In MS, Disintegrating Brain Lesions May Indicate the Disease is Getting Worse
For decades, clinicians treating multiple sclerosis (MS) have interpreted the appearance of new or expanding brain lesions on magnetic resonance imaging (MRI) scans as a sign that a patient’s disease is getting worse. Now, University at Buffalo researchers are finding that it may be the atrophy or disappearance of these lesions into cerebrospinal fluid (CSF) that is a better indicator of who will develop disability.
The five-year study, conducted by MS researchers in the Jacobs School of Medicine and Biomedical Sciences at UB, was published in the Journal of Neuroimaging. Similar findings also resulted from their 10-year study of 176 patients that they presented at the annual meeting of the American Academy of Neurology (AAN) in Los Angeles in April.
Robert Zivadinov, MD, PhD, first author on the 10-year study and senior author on the five-year study, said: “Using the appearance of new brain lesions and the enlargement of existing ones as the indicator of disease progression, there was no sign of who would develop disability during five or 10 years of follow-up, but when we used the amount of brain lesion volume that had atrophied, we could predict within the first six months who would develop disability progression over long-term follow-up.”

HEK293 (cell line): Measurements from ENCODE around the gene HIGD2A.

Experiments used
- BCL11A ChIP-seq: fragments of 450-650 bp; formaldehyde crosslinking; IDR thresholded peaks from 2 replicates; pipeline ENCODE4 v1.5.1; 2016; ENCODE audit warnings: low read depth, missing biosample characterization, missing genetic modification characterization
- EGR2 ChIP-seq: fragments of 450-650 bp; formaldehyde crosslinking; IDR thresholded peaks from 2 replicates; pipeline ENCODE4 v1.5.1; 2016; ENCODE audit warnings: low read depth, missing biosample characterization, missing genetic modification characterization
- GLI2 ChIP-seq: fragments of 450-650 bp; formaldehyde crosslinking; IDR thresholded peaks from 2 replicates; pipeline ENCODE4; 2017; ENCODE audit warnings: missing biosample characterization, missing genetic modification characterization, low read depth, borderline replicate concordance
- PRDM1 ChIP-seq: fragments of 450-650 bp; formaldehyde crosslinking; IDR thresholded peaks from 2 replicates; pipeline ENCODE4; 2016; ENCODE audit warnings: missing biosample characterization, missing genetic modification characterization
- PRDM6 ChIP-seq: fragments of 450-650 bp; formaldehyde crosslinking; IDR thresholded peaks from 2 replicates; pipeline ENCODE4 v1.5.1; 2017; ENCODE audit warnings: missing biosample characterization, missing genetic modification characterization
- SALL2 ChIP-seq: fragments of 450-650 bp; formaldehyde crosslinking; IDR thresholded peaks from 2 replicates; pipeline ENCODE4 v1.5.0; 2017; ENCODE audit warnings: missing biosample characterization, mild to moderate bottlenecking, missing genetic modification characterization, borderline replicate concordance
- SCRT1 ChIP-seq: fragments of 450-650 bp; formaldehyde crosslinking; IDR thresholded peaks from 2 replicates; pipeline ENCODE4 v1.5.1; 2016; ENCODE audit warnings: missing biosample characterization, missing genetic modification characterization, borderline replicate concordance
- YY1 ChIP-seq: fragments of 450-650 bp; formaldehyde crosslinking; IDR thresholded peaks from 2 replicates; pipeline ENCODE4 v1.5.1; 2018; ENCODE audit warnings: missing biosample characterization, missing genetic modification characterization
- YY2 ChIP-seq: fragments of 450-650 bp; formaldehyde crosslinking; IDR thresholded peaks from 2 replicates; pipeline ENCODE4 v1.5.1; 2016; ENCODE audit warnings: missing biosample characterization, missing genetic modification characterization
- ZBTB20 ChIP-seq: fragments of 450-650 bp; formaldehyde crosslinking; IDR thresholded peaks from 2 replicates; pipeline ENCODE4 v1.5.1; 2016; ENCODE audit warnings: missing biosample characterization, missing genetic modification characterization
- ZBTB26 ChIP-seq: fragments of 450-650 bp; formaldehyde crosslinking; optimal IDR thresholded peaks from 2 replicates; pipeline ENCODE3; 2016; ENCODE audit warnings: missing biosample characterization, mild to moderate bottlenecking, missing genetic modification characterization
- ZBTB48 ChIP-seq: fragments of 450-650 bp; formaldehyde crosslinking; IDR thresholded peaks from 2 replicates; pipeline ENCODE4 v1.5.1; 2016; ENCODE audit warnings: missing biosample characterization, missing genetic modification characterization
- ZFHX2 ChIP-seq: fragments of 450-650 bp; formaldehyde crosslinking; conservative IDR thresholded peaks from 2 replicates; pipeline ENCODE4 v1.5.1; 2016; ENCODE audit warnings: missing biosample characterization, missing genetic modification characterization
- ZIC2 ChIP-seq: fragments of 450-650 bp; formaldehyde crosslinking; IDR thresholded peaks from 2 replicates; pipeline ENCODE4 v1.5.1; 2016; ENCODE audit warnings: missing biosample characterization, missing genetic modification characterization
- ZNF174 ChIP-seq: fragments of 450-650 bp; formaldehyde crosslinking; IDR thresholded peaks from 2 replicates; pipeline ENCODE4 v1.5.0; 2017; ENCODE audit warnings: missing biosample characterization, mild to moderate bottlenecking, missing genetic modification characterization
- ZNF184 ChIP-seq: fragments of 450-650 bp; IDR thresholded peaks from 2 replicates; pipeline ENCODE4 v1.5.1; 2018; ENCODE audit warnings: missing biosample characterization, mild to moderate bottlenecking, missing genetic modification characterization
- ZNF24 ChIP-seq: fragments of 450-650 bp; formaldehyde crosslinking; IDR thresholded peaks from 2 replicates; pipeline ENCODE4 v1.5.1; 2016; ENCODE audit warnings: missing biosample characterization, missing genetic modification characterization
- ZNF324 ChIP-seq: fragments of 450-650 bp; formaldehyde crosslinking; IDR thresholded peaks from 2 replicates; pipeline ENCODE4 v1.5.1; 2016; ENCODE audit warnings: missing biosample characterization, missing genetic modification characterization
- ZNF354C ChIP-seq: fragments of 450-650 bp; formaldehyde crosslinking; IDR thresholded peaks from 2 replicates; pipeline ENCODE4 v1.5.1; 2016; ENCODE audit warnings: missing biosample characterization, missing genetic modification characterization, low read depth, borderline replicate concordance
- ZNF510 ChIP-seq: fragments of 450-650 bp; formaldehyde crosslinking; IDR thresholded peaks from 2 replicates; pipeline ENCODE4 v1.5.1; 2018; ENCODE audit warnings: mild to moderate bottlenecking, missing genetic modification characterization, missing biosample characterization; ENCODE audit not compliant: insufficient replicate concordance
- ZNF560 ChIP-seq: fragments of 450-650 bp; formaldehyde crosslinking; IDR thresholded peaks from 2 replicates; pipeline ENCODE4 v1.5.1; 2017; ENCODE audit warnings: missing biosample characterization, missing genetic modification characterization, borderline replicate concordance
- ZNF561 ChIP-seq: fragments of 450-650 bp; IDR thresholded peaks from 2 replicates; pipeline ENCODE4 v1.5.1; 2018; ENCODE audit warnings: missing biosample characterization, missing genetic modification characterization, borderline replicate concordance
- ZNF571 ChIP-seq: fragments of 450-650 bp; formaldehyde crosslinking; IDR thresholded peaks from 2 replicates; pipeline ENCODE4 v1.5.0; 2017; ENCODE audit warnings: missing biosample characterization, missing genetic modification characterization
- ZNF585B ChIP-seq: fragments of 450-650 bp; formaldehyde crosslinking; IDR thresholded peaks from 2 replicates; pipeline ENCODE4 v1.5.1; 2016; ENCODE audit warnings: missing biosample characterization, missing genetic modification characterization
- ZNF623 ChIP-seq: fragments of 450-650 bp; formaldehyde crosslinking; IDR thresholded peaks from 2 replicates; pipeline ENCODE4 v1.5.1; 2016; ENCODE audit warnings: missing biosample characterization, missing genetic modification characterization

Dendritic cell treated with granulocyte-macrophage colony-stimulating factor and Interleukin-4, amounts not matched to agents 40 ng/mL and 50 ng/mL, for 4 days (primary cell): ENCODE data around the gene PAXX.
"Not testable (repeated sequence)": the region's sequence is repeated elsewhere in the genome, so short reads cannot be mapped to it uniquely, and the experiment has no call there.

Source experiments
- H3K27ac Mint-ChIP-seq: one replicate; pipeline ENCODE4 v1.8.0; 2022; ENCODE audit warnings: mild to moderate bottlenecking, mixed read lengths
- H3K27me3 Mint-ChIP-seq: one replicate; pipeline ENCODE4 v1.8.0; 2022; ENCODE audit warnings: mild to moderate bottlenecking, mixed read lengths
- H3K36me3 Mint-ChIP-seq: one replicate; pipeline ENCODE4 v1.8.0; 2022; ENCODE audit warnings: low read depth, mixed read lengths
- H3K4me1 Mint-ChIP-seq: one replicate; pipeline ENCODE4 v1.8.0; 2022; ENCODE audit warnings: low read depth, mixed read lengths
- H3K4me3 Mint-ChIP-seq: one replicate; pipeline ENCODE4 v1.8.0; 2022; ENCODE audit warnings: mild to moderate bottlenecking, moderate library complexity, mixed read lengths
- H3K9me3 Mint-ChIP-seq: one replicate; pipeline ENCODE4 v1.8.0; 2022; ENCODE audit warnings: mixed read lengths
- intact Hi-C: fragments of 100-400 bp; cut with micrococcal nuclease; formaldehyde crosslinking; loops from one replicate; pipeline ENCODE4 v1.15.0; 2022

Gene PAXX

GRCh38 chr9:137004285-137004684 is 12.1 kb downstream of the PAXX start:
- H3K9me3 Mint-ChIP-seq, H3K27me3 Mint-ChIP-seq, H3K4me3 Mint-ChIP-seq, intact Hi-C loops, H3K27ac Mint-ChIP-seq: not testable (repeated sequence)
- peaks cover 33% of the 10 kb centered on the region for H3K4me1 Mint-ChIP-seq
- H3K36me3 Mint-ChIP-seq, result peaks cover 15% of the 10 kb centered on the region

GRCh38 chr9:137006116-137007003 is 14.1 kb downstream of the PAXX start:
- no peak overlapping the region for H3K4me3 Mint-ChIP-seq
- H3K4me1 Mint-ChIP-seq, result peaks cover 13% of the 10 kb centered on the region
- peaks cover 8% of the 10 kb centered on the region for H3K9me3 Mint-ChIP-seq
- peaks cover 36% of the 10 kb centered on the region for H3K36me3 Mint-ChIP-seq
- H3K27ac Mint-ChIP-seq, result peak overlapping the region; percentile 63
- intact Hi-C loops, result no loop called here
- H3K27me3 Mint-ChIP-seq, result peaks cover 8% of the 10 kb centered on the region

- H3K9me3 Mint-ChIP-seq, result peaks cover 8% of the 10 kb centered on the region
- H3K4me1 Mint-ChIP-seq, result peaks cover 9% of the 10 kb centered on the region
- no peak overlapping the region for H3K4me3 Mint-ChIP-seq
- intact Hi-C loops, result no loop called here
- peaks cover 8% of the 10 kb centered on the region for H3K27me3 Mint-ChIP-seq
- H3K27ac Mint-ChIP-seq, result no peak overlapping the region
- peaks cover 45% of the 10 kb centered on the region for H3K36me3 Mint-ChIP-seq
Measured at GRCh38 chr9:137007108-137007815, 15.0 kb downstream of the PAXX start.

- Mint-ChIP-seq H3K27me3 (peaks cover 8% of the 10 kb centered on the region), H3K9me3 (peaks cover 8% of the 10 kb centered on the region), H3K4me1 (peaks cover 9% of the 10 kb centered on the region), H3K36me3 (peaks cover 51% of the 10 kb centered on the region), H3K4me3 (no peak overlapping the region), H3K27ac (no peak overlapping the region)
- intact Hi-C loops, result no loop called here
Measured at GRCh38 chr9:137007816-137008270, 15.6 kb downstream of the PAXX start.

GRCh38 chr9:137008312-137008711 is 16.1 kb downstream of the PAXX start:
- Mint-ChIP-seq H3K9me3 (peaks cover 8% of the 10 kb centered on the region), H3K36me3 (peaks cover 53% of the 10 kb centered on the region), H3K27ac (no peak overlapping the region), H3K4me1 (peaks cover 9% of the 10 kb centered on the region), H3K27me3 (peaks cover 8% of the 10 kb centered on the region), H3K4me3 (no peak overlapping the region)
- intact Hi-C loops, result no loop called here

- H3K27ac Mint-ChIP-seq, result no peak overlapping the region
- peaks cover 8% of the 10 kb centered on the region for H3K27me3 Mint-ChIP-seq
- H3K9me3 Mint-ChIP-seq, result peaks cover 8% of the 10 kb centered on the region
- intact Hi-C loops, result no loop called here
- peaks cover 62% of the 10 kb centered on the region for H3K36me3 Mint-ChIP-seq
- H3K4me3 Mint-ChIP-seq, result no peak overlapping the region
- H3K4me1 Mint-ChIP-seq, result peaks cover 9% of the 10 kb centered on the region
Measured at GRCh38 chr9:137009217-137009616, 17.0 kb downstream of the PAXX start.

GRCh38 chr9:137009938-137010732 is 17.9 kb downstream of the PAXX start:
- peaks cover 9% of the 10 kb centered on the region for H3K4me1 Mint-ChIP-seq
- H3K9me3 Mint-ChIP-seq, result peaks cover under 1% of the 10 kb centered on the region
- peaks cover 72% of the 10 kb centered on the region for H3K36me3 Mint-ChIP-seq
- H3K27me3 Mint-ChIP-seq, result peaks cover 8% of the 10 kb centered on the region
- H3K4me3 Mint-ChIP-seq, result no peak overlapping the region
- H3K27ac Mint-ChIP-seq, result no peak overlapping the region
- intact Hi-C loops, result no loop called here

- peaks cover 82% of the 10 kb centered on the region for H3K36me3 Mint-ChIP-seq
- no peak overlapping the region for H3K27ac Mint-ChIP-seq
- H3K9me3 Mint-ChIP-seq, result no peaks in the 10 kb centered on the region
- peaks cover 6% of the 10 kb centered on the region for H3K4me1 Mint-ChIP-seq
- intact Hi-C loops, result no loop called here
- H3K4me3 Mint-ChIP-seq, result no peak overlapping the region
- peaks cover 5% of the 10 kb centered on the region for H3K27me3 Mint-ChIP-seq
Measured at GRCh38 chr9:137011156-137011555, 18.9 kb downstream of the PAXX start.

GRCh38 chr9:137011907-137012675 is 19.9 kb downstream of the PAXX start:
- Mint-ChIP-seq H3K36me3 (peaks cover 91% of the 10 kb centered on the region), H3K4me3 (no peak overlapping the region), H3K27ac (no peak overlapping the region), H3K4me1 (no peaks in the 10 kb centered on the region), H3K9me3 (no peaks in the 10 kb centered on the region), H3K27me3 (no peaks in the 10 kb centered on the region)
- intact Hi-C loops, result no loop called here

Zivadinov, a professor of neurology in the Jacobs School and director of the Buffalo Neuroimaging Analysis Center (BNAC) in the Jacobs School, also directs the Center for Biomedical Imaging at UB’s Clinical and Translational Science Institute.